Permanent TSB joins the “green revolution” with lower mortgage rates

PERMANENT TSB is the latest bank to launch a green mortgage product, offering new loans to both new and existing customers.

The Green Mortgage offers discounts of 0.2 percent on five-year fixed rates for homes with a building energy rating of A1 to B3.

A number of lenders including AIB, Bank of Ireland and Avant Money have introduced lower mortgage rates for energy efficient homes.

All new homes qualify for green mortgages, while the discounts on them are another incentive for families to retrofit older homes.

Permanent TSB green mortgage rates start at 2.35 percent for five-year fixed rates when the loan to value (LTV) is less than or equal to 80 percent and the mortgage value is greater than or equal to €250,000.

The new green mortgages will be available from the end of the month.

They are open to first-time buyers, relocators and mortgage bankers, and can be combined with a cashback offer for new mortgage customers.

Jeff Habourne, Permanent TSB’s head of personal banking, said this is the first in a series of sustainable finance products the bank will offer as part of its new sustainability strategy.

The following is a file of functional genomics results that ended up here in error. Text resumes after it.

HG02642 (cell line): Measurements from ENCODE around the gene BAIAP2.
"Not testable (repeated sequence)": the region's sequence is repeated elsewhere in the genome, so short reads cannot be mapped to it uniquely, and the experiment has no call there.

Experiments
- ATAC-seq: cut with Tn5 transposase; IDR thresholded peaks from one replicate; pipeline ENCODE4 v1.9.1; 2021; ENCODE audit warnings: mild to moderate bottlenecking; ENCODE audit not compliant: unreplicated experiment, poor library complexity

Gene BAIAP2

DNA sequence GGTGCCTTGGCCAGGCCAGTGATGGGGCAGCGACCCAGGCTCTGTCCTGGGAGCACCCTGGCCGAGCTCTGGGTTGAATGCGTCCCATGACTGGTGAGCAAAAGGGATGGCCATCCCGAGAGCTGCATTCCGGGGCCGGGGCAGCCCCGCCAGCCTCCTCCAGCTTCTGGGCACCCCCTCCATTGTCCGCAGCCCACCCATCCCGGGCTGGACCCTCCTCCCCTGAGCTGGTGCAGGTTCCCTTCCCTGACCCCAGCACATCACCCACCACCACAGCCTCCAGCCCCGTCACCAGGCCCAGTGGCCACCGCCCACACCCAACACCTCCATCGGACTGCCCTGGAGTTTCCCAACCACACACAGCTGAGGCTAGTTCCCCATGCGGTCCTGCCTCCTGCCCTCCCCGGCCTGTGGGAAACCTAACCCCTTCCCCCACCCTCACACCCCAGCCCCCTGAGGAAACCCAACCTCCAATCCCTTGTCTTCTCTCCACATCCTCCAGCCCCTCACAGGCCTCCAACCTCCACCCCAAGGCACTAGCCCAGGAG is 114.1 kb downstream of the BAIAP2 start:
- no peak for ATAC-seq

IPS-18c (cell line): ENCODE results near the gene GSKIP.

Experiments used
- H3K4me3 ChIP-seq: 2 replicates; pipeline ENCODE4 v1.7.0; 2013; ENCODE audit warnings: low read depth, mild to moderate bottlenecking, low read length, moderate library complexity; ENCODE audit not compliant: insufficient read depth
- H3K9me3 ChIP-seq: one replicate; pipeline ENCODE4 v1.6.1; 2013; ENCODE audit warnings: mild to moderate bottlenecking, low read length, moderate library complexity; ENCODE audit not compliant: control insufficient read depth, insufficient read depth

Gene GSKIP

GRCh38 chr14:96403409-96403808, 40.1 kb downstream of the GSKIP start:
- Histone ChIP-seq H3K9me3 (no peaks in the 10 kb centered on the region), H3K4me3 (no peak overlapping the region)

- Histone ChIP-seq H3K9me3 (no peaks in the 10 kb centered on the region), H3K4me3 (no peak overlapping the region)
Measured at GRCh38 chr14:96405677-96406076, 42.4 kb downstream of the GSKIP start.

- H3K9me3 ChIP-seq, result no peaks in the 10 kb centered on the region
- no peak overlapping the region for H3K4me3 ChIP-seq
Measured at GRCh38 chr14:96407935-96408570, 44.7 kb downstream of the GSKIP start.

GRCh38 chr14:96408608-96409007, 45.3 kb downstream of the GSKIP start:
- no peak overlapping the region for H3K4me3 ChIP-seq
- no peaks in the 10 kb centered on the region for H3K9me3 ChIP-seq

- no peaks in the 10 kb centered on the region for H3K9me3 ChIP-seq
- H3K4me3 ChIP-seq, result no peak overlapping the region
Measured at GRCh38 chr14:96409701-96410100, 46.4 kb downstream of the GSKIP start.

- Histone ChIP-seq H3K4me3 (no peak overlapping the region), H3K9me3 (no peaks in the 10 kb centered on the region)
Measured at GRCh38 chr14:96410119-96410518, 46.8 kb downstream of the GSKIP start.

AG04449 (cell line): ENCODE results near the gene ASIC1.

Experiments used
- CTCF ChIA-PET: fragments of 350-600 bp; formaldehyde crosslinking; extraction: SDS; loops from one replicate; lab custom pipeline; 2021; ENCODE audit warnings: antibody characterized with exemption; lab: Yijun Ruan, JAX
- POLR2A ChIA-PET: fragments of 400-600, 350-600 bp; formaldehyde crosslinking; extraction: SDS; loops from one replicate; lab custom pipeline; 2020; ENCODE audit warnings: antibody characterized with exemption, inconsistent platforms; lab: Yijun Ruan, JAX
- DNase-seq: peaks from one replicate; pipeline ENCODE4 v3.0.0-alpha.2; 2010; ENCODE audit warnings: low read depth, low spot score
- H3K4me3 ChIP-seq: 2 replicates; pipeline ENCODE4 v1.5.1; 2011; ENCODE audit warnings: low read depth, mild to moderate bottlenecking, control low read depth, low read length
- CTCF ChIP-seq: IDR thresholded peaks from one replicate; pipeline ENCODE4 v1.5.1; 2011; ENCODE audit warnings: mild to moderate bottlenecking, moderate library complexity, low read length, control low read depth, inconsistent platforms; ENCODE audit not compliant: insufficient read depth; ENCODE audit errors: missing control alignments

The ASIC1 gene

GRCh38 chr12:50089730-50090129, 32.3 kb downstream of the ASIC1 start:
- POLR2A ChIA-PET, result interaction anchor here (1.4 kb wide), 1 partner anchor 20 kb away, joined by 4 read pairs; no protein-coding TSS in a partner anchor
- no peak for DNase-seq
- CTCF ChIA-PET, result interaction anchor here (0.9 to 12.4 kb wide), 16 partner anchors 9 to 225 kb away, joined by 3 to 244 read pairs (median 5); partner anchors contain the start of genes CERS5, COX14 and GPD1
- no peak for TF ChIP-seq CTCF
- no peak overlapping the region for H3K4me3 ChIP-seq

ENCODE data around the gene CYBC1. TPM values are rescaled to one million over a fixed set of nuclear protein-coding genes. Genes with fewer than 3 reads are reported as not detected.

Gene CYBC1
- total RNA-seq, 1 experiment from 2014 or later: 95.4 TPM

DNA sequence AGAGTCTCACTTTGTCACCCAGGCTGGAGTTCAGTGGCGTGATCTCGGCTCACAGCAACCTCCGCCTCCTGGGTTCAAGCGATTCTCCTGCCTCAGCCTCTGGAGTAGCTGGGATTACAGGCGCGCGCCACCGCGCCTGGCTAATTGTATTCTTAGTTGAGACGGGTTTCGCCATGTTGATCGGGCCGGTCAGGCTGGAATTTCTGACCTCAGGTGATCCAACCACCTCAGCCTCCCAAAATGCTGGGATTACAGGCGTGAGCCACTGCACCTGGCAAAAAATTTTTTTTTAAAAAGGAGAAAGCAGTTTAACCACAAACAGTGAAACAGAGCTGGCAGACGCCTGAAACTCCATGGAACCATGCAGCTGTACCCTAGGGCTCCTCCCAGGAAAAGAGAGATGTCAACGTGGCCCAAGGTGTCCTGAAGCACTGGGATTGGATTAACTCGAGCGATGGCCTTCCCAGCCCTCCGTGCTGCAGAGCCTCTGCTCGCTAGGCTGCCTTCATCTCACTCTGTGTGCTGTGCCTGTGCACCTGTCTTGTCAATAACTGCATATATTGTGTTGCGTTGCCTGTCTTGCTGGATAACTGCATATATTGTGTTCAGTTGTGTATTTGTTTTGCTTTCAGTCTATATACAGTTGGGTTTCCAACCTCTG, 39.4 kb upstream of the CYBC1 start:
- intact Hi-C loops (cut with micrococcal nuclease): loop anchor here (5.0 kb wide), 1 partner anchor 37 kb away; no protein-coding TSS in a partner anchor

“We offer better lending rates to customers who buy energy-efficient, sustainable homes with an energy rating of B3 or better.

“These new interest rates underscore our commitment to sustainability and the importance of providing our customers with access to attractive sustainable financial products,” he said.

Mortgage rates have been cut by the Bank of Ireland and EBS in recent weeks, with this latest rate cut being Permanent TSB’s second recently.

Bucking this trend, ICS Mortgages increased interest rates towards the end of February.

However, mortgage holders have been warned that we are only months away from rate hikes.

Figures this week show that Ireland continues to have the most expensive home loans in Europe.

Borrowers here typically pay around €2,200 more per year than the eurozone average to service a mortgage.

The high cost of mortgages here is despite the fact that the average interest rate in this country has not changed in February.

In the same month, interest rates rose across the euro zone, reaching their highest level in two years.

At 2.76 percent in February, the average interest rate on a new mortgage in Ireland ranks second in the eurozone of 19 countries, behind Greece.

Daragh Cassidy of price comparison site and mortgage broker said: “Irish mortgage rates are now probably near the lowest levels they will ever be.” Permanent TSB joins the “green revolution” with lower mortgage rates

Fry Electronics Team

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